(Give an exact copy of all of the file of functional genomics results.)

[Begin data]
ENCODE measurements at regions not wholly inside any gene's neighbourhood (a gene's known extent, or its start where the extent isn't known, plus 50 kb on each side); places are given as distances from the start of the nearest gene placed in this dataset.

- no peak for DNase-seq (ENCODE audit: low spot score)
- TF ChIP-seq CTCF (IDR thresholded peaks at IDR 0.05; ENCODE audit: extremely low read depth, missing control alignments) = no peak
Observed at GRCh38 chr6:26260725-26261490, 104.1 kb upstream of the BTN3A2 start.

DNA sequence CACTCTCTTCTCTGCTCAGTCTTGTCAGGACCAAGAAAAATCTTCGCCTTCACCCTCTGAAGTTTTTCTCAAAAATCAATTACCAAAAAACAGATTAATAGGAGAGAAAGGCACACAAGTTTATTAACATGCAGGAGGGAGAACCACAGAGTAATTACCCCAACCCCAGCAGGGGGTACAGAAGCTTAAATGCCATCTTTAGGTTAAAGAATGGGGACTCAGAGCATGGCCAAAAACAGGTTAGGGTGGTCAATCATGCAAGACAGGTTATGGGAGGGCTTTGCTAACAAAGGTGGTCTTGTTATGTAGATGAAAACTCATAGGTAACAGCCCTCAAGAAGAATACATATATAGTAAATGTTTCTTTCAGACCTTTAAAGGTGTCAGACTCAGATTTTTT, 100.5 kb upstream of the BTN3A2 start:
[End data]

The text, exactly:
ENCODE measurements at regions not wholly inside any gene's neighbourhood (a gene's known extent, or its start where the extent isn't known, plus 50 kb on each side); places are given as distances from the start of the nearest gene placed in this dataset.

- no peak for DNase-seq (ENCODE audit: low spot score)
- TF ChIP-seq CTCF (IDR thresholded peaks at IDR 0.05; ENCODE audit: extremely low read depth, missing control alignments) = no peak
Observed at GRCh38 chr6:26260725-26261490, 104.1 kb upstream of the BTN3A2 start.

DNA sequence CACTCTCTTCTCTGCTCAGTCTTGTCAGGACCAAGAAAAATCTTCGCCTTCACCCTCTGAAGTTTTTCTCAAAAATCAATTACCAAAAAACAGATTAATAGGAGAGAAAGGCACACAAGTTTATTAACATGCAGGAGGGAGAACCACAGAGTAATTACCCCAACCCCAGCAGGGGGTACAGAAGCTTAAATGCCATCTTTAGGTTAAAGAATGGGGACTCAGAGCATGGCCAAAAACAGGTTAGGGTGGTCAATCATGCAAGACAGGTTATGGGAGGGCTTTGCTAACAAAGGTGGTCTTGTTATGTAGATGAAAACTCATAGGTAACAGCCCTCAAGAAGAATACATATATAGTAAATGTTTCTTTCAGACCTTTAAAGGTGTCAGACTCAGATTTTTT, 100.5 kb upstream of the BTN3A2 start: